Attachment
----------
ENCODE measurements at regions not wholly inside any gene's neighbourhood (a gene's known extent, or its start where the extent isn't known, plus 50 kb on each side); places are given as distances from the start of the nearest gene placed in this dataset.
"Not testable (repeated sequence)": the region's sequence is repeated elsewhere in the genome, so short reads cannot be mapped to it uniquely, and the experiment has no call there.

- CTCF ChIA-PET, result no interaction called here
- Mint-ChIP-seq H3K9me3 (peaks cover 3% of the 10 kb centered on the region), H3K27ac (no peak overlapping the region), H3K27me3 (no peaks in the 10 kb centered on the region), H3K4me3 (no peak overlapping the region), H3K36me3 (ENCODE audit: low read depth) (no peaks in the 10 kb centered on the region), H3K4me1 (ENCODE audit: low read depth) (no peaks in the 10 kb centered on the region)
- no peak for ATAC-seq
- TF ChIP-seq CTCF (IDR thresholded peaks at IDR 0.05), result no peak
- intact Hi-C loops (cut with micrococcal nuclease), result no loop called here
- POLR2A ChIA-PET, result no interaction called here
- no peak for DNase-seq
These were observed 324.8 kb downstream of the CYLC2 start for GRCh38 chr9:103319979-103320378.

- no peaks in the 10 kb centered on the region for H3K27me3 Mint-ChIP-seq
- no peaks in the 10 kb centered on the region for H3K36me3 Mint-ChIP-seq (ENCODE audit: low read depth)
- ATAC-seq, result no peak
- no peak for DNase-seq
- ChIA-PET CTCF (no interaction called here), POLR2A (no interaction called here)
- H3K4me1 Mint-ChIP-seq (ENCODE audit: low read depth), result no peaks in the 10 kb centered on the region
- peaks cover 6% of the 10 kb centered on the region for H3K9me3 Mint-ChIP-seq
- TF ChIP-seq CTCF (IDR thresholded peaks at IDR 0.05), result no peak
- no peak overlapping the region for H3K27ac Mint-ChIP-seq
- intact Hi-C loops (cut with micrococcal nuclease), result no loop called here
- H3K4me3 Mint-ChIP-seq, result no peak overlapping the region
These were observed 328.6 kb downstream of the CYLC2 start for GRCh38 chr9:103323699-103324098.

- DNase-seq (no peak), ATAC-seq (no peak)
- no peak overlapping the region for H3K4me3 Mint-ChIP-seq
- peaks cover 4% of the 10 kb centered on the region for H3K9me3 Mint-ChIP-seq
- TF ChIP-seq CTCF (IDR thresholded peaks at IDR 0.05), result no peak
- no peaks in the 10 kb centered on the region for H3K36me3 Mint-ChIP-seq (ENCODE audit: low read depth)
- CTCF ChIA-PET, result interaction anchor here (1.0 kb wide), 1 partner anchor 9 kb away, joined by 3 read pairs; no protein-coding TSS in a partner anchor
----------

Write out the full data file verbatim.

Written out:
ENCODE measurements at regions not wholly inside any gene's neighbourhood (a gene's known extent, or its start where the extent isn't known, plus 50 kb on each side); places are given as distances from the start of the nearest gene placed in this dataset.
"Not testable (repeated sequence)": the region's sequence is repeated elsewhere in the genome, so short reads cannot be mapped to it uniquely, and the experiment has no call there.

- CTCF ChIA-PET, result no interaction called here
- Mint-ChIP-seq H3K9me3 (peaks cover 3% of the 10 kb centered on the region), H3K27ac (no peak overlapping the region), H3K27me3 (no peaks in the 10 kb centered on the region), H3K4me3 (no peak overlapping the region), H3K36me3 (ENCODE audit: low read depth) (no peaks in the 10 kb centered on the region), H3K4me1 (ENCODE audit: low read depth) (no peaks in the 10 kb centered on the region)
- no peak for ATAC-seq
- TF ChIP-seq CTCF (IDR thresholded peaks at IDR 0.05), result no peak
- intact Hi-C loops (cut with micrococcal nuclease), result no loop called here
- POLR2A ChIA-PET, result no interaction called here
- no peak for DNase-seq
These were observed 324.8 kb downstream of the CYLC2 start for GRCh38 chr9:103319979-103320378.

- no peaks in the 10 kb centered on the region for H3K27me3 Mint-ChIP-seq
- no peaks in the 10 kb centered on the region for H3K36me3 Mint-ChIP-seq (ENCODE audit: low read depth)
- ATAC-seq, result no peak
- no peak for DNase-seq
- ChIA-PET CTCF (no interaction called here), POLR2A (no interaction called here)
- H3K4me1 Mint-ChIP-seq (ENCODE audit: low read depth), result no peaks in the 10 kb centered on the region
- peaks cover 6% of the 10 kb centered on the region for H3K9me3 Mint-ChIP-seq
- TF ChIP-seq CTCF (IDR thresholded peaks at IDR 0.05), result no peak
- no peak overlapping the region for H3K27ac Mint-ChIP-seq
- intact Hi-C loops (cut with micrococcal nuclease), result no loop called here
- H3K4me3 Mint-ChIP-seq, result no peak overlapping the region
These were observed 328.6 kb downstream of the CYLC2 start for GRCh38 chr9:103323699-103324098.

- DNase-seq (no peak), ATAC-seq (no peak)
- no peak overlapping the region for H3K4me3 Mint-ChIP-seq
- peaks cover 4% of the 10 kb centered on the region for H3K9me3 Mint-ChIP-seq
- TF ChIP-seq CTCF (IDR thresholded peaks at IDR 0.05), result no peak
- no peaks in the 10 kb centered on the region for H3K36me3 Mint-ChIP-seq (ENCODE audit: low read depth)
- CTCF ChIA-PET, result interaction anchor here (1.0 kb wide), 1 partner anchor 9 kb away, joined by 3 read pairs; no protein-coding TSS in a partner anchor